Magnifying glass: Optimise your chance of seeing some of the finer detailing on discovered items via the use of a magnifying glass.

archaeology-tools

Photo credit: LuFeeTheBear/Shutterstock 

Archaeological digs

Historic coins, jewellery and precious metals / stones.

Likelihood of discovery: It is not uncommon to find some form of coinage in small amounts.

Approximate value: Variable depending on age, condition and amount discovered.
Laws vary according to the age of the item found. According to the Guardian, in relation to a find of modern day currency
‘The Association of Chief Police Officers says: "there are no laws that I am aware of governing what you should do with a find – it is down to your conscience. However, if an item can be traced as it includes information about the owner, such as a mobile phone or handbag, you should hand it in."
‘The law is different if the money you find is antique, however, as there are all sorts of regulations governing what you must do with significant finds. In England, Wales and Northern Ireland the Treasure Act of 1996 states that finds of gold or silver that are older than 300 years must be claimed for the crown, and reported within 14 days.’

What to do if I discovered: If your find falls in this category it will be independently valued, and museums have the option to raise funds to acquire the find and the money is divided equally between the finder and landowner. Discoveries of two or more precious metal coins of any age need to be reported, according to The British Museum. Scotland has a different set of regulations, as any archaeological find has to be reported to the National Museum of Scotland.

Pottery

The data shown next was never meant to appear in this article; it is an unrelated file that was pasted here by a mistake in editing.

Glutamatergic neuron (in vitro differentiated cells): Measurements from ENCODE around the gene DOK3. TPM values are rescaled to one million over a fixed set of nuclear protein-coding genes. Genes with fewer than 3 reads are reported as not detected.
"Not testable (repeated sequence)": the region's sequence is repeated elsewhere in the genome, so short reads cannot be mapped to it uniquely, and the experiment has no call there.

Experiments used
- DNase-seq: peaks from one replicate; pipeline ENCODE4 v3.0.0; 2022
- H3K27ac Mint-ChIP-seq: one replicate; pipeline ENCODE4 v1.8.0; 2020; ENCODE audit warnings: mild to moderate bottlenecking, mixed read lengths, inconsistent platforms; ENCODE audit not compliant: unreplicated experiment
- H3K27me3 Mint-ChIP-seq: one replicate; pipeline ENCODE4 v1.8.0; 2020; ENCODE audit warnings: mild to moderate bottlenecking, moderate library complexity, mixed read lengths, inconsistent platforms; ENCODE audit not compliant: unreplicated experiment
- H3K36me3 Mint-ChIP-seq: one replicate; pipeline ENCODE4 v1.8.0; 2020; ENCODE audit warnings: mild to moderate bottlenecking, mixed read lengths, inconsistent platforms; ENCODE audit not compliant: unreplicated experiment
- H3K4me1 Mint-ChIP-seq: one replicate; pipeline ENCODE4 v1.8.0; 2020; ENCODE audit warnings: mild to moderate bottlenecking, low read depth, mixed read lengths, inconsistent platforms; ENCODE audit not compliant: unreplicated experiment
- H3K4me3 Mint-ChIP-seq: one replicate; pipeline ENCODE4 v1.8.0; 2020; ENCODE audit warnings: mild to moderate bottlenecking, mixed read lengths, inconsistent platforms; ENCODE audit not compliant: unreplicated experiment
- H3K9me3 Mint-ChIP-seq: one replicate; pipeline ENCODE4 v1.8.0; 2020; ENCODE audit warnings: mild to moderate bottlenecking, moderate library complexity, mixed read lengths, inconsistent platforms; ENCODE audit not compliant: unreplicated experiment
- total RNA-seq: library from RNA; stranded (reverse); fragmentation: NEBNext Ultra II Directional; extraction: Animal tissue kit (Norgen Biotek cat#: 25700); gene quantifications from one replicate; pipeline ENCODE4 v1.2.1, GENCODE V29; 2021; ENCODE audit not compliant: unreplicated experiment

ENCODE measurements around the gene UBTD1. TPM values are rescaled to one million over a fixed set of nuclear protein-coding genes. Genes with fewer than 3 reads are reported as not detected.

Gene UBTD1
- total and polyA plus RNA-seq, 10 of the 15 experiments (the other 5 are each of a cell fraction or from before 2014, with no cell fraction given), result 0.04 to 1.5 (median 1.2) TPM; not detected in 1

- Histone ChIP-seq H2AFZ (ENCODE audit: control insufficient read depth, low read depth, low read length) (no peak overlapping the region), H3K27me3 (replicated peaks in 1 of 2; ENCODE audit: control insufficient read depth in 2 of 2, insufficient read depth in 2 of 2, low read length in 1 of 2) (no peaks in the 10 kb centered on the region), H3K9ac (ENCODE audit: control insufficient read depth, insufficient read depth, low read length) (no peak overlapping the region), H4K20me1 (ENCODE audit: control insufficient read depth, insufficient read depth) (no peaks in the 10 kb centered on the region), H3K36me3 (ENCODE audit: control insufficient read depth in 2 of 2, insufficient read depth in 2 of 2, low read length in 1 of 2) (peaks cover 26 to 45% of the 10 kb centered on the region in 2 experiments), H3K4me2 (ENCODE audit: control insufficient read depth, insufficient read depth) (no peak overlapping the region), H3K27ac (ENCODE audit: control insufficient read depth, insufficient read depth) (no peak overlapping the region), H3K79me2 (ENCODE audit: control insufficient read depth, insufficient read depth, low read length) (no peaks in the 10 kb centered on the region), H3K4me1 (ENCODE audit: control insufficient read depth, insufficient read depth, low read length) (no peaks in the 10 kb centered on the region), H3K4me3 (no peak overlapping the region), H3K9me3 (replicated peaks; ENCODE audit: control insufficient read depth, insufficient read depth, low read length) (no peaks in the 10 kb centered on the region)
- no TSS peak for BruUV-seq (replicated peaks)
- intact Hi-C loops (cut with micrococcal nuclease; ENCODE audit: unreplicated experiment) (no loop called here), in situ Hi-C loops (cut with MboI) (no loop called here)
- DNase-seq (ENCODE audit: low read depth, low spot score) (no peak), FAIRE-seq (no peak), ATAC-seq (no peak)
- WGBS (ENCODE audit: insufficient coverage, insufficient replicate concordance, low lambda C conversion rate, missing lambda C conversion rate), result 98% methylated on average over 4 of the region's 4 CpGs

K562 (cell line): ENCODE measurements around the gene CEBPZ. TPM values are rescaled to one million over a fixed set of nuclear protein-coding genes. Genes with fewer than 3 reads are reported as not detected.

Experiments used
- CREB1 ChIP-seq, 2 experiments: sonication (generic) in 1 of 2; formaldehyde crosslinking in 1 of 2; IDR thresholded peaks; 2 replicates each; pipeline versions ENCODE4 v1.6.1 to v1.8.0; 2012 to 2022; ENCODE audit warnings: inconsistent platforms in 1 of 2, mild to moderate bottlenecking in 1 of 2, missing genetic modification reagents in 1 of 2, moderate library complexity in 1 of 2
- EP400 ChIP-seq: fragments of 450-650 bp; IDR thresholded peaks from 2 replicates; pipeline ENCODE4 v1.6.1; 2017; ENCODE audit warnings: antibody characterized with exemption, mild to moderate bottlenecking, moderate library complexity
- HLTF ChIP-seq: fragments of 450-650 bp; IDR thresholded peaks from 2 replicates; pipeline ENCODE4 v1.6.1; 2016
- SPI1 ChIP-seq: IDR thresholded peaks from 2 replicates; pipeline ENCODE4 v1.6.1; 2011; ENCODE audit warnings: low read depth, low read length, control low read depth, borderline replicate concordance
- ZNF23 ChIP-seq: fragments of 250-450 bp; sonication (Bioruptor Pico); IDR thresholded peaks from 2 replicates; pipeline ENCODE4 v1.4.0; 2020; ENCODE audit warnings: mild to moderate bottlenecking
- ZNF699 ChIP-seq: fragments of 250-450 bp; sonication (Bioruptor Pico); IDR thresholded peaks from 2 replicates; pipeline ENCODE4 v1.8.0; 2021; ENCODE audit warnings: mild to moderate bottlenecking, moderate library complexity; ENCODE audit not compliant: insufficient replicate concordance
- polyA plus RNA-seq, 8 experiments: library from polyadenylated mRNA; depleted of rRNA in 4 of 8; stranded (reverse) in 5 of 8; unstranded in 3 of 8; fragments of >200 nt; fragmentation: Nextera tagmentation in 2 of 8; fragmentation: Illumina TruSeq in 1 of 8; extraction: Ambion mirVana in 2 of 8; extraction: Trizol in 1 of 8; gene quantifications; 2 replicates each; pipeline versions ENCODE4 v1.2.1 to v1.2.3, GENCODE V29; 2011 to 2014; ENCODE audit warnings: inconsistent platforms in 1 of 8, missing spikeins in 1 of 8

Likelihood of discovery: According to archaeology.wyjs.org.uk, ‘Pottery is probably the commonest find on most archaeological sites. In most circumstances organic material will decay and metals corrode. Potsherds tend to be more stable. For this reason archaeologists frequently use fragments of pottery as an aid to help them date their sites.’

Approximate value: Potentially valuable

What to do if I discovered: Take the artefact to someone who can identify the find for you.

Artefact guide: archaeology.wyjs.org.uk

archaeology-pottery

Photo credit: Sam Singh

Man Made Flints & Tools

Likelihood of discovery: Not uncommon

Approximate value: Usually of little value

What to do if I discovered: Take the artefact to someone who can identify the find for you.

Artefact guide: leics.gov.uk

Skeletons

Likelihood of discovery: Not uncommon. Some families used to bury pets and even relatives in quiet, peaceful places in gardens under a tree or such. Some famous historic figures have been discovered in the most unlikely of places. This was the case of the discovery of Richard III’s remains under a Leicester car park. According to the Independent, there is a possibility that ‘Henry I could also be underneath a car park in Reading.’